8:00 PM, 6th August, 2010
It seems every few years Jean-Pierre Jeunet surprises us with one of those delightful French flicks that make us smile, despite the sometimes off-colour humour and tone in his stories. Don’t recognise the name? He made Amélie and A Very Long Engagement. Before that, it was Alien: Resurrection, before that, The City of Lost Children. Micmacs, unlike some of his earlier movies, is more in line with Amélie.
After taking a non-fatal bullet to the head, Bazil (Boon) is befriended by a group of scavengers and misfits, living in a junk heap, and enlists their help in a plot that’ll take down two competing arms companies that contributed to both the death of his father when he was a child and the bullet in his brain.
The movie complements Jeunet’s wonderfully dark and satirical French humour, and gives a rather exciting and entertaining viewing experience. People familiar with Jeunet’s work will notice some familiar faces throughout the film, and those unfamiliar with his work will find themselves pleasantly surprised by the charm of the movie. The movie is riddled with those little idiosyncratic moments that take you off guard, but you immediately relate to them as you realise we all share such moments in day-to-day life. If you can suspend disbelief and take the movie with a grain of salt, Micmacs will be one of those movies you walk away from with one of those annoying smiles that just won’t go away.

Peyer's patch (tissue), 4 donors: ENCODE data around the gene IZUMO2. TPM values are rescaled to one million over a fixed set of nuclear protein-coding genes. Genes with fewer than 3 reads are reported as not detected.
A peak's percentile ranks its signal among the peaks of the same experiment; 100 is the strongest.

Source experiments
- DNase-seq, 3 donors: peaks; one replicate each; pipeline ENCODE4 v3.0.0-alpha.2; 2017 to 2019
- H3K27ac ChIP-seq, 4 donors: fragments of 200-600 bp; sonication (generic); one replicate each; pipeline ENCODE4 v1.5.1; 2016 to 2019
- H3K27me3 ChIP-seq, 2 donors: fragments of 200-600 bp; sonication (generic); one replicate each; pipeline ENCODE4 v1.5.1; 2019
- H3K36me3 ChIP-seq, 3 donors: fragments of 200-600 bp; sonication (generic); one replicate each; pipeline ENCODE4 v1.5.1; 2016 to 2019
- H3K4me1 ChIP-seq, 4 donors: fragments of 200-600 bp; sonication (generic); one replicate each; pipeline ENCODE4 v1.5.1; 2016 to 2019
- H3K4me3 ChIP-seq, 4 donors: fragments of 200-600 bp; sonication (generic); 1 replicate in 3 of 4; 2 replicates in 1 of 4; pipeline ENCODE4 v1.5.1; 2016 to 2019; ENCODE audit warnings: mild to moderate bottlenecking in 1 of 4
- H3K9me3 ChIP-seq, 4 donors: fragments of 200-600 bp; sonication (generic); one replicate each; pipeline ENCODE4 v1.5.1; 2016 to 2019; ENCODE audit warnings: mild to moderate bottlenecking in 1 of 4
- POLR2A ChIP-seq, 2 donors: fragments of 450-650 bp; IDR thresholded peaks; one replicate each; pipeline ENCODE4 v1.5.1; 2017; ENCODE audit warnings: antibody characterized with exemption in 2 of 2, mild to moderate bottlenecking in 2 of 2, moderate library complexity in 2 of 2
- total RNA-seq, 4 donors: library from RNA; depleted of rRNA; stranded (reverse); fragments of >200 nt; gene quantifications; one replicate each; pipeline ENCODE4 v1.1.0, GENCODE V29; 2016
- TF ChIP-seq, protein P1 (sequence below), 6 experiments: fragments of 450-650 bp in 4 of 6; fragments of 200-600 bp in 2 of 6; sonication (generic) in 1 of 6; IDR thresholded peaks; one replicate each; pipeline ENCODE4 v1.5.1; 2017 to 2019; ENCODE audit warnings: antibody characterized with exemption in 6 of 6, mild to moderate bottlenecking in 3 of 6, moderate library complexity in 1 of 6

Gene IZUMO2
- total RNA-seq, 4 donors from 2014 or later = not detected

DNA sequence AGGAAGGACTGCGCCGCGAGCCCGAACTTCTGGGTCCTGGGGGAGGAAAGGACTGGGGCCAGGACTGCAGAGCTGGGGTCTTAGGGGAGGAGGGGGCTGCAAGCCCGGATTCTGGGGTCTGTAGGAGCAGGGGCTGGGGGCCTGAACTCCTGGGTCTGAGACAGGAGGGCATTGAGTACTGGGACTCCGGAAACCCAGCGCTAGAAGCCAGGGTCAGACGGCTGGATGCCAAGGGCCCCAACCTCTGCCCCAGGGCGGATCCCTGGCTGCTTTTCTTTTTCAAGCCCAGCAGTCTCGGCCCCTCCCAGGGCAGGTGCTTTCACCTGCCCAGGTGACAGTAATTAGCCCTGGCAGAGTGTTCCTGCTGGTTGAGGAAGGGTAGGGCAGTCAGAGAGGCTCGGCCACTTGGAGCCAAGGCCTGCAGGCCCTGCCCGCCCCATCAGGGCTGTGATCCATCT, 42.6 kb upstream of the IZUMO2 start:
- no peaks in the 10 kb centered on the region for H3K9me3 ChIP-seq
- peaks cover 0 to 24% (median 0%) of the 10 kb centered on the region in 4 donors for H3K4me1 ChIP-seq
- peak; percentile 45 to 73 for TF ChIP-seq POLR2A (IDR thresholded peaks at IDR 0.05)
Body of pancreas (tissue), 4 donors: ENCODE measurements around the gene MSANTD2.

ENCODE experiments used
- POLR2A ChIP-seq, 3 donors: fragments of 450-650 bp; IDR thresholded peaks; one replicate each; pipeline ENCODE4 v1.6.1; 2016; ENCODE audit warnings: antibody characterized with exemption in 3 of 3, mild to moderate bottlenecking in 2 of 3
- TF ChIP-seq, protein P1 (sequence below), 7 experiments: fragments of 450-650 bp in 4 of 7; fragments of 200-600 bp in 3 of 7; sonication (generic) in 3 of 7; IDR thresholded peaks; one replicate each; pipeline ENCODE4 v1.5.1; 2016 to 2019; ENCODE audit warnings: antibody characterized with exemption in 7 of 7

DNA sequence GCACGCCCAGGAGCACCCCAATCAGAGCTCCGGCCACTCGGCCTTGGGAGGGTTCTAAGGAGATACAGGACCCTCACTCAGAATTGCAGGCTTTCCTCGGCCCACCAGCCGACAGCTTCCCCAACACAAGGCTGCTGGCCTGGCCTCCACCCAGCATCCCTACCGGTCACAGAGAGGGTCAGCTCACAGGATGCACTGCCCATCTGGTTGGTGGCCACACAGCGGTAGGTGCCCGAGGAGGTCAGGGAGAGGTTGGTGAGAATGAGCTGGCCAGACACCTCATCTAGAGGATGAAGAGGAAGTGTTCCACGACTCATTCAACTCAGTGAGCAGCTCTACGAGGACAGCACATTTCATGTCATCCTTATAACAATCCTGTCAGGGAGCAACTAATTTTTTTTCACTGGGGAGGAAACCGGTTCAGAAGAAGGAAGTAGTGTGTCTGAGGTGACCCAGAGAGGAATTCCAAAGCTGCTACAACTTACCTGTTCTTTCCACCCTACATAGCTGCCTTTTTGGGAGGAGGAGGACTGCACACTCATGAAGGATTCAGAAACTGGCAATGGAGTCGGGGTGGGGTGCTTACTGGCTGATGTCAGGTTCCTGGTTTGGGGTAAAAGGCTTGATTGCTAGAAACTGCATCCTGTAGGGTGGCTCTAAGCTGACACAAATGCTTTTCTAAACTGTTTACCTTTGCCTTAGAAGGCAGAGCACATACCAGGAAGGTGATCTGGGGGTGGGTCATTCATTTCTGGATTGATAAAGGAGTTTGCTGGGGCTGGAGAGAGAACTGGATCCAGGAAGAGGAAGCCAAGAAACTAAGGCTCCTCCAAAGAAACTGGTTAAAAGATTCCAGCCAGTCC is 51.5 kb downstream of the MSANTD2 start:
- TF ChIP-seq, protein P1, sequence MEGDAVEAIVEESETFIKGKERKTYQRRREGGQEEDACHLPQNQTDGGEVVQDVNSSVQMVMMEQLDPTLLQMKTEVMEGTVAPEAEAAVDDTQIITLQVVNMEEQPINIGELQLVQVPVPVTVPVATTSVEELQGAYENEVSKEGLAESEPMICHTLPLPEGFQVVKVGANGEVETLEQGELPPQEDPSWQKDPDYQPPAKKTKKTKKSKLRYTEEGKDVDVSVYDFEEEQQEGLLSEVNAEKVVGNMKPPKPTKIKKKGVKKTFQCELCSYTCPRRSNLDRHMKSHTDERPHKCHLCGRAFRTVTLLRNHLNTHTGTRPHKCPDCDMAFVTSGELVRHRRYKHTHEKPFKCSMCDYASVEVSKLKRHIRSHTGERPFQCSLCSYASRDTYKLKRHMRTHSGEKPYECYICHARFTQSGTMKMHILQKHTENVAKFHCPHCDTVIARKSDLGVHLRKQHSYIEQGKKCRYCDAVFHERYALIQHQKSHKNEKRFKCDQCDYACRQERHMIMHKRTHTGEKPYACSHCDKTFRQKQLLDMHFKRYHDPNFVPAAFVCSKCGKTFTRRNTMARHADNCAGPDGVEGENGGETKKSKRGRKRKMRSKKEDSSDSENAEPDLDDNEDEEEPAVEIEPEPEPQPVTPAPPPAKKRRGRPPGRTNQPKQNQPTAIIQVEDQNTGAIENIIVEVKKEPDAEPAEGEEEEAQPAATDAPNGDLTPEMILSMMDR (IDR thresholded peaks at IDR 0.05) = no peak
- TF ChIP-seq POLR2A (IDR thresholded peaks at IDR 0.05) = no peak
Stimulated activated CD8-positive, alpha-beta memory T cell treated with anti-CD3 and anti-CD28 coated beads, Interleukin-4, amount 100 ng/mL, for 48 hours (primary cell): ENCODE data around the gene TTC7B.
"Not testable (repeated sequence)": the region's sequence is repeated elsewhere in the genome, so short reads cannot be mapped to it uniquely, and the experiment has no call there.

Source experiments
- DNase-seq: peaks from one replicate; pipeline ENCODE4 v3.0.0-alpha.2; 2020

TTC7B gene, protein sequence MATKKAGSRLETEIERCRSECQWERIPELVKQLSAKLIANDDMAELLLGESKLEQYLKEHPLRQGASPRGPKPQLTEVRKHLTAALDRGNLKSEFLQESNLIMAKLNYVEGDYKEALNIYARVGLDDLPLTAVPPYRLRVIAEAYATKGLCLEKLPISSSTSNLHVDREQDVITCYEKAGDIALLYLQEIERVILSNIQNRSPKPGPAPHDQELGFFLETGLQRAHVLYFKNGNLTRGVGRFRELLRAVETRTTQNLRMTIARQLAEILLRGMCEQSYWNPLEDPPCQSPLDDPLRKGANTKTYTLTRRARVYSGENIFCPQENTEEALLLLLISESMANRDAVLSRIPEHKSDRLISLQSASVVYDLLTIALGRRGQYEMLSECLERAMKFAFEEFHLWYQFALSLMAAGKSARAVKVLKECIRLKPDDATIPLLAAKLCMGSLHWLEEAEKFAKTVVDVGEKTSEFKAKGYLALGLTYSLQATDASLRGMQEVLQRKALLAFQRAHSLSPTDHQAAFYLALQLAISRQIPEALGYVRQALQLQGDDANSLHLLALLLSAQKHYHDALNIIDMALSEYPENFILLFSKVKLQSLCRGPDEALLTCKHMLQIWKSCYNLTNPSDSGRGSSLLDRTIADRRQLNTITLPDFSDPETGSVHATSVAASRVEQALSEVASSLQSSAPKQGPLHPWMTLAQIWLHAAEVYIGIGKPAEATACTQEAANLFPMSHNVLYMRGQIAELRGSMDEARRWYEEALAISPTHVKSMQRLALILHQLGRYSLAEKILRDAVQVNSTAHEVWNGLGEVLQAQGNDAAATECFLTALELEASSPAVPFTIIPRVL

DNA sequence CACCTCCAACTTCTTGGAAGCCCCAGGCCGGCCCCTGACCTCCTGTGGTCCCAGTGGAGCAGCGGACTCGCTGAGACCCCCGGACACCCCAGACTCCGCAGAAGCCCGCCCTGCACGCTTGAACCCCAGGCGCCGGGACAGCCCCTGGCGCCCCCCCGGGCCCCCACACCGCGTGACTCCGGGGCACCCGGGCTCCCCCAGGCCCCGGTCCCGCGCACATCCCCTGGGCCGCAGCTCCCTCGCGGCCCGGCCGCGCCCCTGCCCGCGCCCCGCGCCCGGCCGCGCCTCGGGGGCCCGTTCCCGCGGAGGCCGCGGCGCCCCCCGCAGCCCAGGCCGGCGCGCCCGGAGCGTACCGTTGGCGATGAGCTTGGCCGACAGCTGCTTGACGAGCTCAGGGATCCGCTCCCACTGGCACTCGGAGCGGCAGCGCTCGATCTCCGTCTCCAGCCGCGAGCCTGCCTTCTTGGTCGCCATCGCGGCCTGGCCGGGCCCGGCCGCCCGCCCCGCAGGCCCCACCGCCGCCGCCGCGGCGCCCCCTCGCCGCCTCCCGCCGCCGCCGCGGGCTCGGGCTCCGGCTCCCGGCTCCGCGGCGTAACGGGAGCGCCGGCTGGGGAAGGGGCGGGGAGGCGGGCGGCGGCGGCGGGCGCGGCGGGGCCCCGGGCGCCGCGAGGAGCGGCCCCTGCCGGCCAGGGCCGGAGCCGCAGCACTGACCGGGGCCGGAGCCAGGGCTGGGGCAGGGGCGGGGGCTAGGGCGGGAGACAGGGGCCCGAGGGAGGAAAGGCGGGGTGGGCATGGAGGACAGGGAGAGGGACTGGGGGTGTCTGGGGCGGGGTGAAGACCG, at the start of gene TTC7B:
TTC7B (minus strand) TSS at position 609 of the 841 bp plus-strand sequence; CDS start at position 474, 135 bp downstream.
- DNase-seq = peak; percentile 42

10:00 PM, 6th August, 2010
Andrei Filipov (Guskov) is a former conductor of the Bolshoi Orchestra. Stripped of his position in 1980 for refusing to fire his Jewish musicians, he is now working as a janitor at the Bolshoi.
When Andrei intercepts a fax inviting the Bolshoi Orchestra to perform in Paris, he comes up with an impossible scheme that involves bringing back his former musicians and having them pretend to be the famed Bolshoi Orchestra in order to play (very specifically) Tchaikovsky’s “Concerto for Violin and Orchestra”. Andrei’s only demand is that the celebrated French violinist, Anne-Marie Jacquet (Laurent), accompany them.
So begins a wild ride of locating the musicians, convincing them to go to Paris (not so hard to do) and arranging visas. Andrei also enlists Ivan Gavrilov (Valeri Barinov) as the tour manager. Interestingly, Ivan is the man responsible for publicly humiliating Andrei in 1980. A further complication is that the real manager of the real Bolshoi Orchestra happens to be in Paris on holidays at this time and sees a sign promoting the Bolshoi Orchestra concert that night.
Throughout the film Andrei speaks of his quest to achieve ‘ultimate harmony’ and the final sequence in The Concert does exactly that. It wraps up every aspect of the film in a way that is completely satisfying – you will laugh; you will cry; you will feel uplifted and for that reason alone you should mark this film down as a must see.